Monkey JPG real estate

Read to the end for a very upsetting Gamecube mod

Yuga Labs Sells… Something?

People might still be buying and selling NFTs at an extraordinary rate — January was NFT marketplace OpenSea’s best month ever — but it does feel as if the initial buzz has worn off quite a bit. The NFT community seems more interested now in what comes next. Which, honestly, is a question worth asking. I spent thousands of dollars on JPGs, you might ask, now what do I do with them?

This has led to an explosion of secondary NFT applications. There are NFT clothing lines, party passes, social clubs, restaurants, video games, and, most interestingly for me, decentralized autonomous organizations, or DAOs, which use NFTs as way of representing shares in online communities.

Up until very recently, a long with this universe of half-formed NFT innovations, there was a vague notion that somehow, some way, NFTs would help usher in the metaverse, the long-awaited next step in the internet’s evolution. Mark Zuckerberg believes in so strongly in the the imminent emergence of the metaverse that he changed his company’s name to Meta. And Crypto evangelists see themselves in a race against Zuckerberg to create the metaverse first. This isn’t because they’re ethically opposed to a corporate-owned immersive internet built with VR and AR, though they might LARP as activists on Twitter. Instead, they want to beat Zuckerberg to it because they want to be the Zuckerberg of what they’re calling Web3.

The company that has come out on top of the NFT boom is Yuga Labs. They created the Bored Ape Yacht Club NFT line and this week they launched a new project called Otherside. The hype around Otherside was intense even though investors actually had no clear idea what it actually was.

Yuga Labs put out a trailer which seemed to hint at some kind of metaverse platform where your NFT could interact with other people’s NFTs. If you don’t want to watch the trailer, it basically looks like a massive multiplayer online game. And the fact that the NFTs associated with Otherside are called Otherdeeds led to intense speculation that this was some kind of metaverse real estate project like Decentraland, which is sort of like crypto Minecraft.

When Otherside launched this weekend, it set off a massive frenzy in the crypto world. Yuga Labs made $310 million on the first day. Users purchased their Otherdeeds using an altcoin called ApeCoin, which is run by a DAO of Bored Ape holders and is what Yuga Labs uses for most of their projects. ApeCoin runs on the Ethereum blockchain. Look, I’m sorry, I’m trying my best to explain all this in readable human language, but there’s only so much I can do. Basically: people bought what they thought was video game real estate deeds using a crypto coin run by a group chat of monkey JPG collectors. idk man.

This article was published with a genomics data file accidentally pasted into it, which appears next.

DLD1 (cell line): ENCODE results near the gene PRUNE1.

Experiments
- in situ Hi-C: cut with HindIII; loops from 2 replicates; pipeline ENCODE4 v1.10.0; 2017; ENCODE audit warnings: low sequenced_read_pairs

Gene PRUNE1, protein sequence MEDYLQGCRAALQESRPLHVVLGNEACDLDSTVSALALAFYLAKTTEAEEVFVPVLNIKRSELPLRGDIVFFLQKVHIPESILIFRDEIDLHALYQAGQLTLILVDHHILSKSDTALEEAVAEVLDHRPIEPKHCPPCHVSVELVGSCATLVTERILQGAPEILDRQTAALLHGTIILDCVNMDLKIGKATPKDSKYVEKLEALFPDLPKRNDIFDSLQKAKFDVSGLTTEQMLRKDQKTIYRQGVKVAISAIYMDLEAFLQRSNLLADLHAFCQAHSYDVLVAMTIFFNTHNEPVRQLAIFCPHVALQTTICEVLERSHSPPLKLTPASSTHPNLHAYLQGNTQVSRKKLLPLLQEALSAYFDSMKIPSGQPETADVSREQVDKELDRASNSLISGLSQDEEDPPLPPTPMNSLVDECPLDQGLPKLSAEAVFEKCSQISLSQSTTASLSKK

The rush to buy Otherdeeds sent Ethereum gas prices soaring over the weekend. If you’ve never heard of this, Ethereum, unlike Bitcoin, has a variable transaction fee based on how active the network is. Transactions started failing amid the Otherdeed rollout and it ended up being absolute chaos, to the point that Yuga Labs had to put out a statement, saying they would refund gas fees for anyone who tried to buy an Otherdeed, was charged the gas, but didn’t get the transaction to go through. Yuga Labs also then questioned whether or not ApeCoin should continue running on the Ethereum network.

“We're sorry for turning off the lights on Ethereum for a while. It seems abundantly clear that ApeCoin will need to migrate to its own chain in order to properly scale. We'd like to encourage the DAO to start thinking in this direction,” they tweeted.

When then led to Ethereum’s creator, Vitalik Buterin, replying, saying that there’s nothing wrong with Ethereum, Yuga Labs just doesn’t understand basic economics. And a bunch of other Ethereum devs have pointed out that there were actually lots of ways Yuga Labs could have done this without insanely high gas fees and failed transactions, they just didn’t care enough to make it work right.

And then, most interestingly, ApeCoin’s market valuation tumbled over 40% in the last couple of days. According Cointelegraph, the drop is likely due to Otherside hype wearing off, even as Otherdeeds are still trending on OpenSea.

So, in the end, what were Otherdeeds? It turns out, at least for now, they’re just pictures of floating plots of land. Otherside’s website claims it’s a game that “blends mechanics from massively multiplayer online role-playing games (MMORPGs) and Web3-enabled virtual worlds.” But that game doesn’t exist yet.

I haven’t seen anyone publicly complaining about what they bought — I assume investors are waiting to see where Otherside goes from here — but if I spent thousands of dollars on what I assumed was a some kind of video game thing that I could play with right away and, instead, ended up with a Neopets map to display my expensive JPGs in, I’d be a little miffed.